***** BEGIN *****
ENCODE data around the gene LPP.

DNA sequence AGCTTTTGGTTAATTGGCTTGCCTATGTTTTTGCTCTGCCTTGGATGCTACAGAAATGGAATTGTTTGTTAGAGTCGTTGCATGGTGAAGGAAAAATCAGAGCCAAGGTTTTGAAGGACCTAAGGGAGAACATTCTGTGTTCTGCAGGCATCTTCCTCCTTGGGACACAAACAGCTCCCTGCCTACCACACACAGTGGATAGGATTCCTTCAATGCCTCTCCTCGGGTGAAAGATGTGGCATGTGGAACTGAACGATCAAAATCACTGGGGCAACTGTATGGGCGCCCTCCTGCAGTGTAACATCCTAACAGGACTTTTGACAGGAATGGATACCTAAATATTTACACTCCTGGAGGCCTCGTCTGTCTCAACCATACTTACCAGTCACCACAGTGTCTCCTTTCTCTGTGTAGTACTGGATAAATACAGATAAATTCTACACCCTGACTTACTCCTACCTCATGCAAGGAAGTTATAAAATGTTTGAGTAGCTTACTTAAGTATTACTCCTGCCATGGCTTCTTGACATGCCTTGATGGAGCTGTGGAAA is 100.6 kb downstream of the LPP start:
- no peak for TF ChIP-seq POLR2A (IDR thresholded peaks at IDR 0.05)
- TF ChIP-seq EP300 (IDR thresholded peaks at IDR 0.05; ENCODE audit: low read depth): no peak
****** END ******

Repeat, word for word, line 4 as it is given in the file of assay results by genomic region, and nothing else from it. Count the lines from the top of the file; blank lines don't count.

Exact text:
- TF ChIP-seq EP300 (IDR thresholded peaks at IDR 0.05; ENCODE audit: low read depth): no peak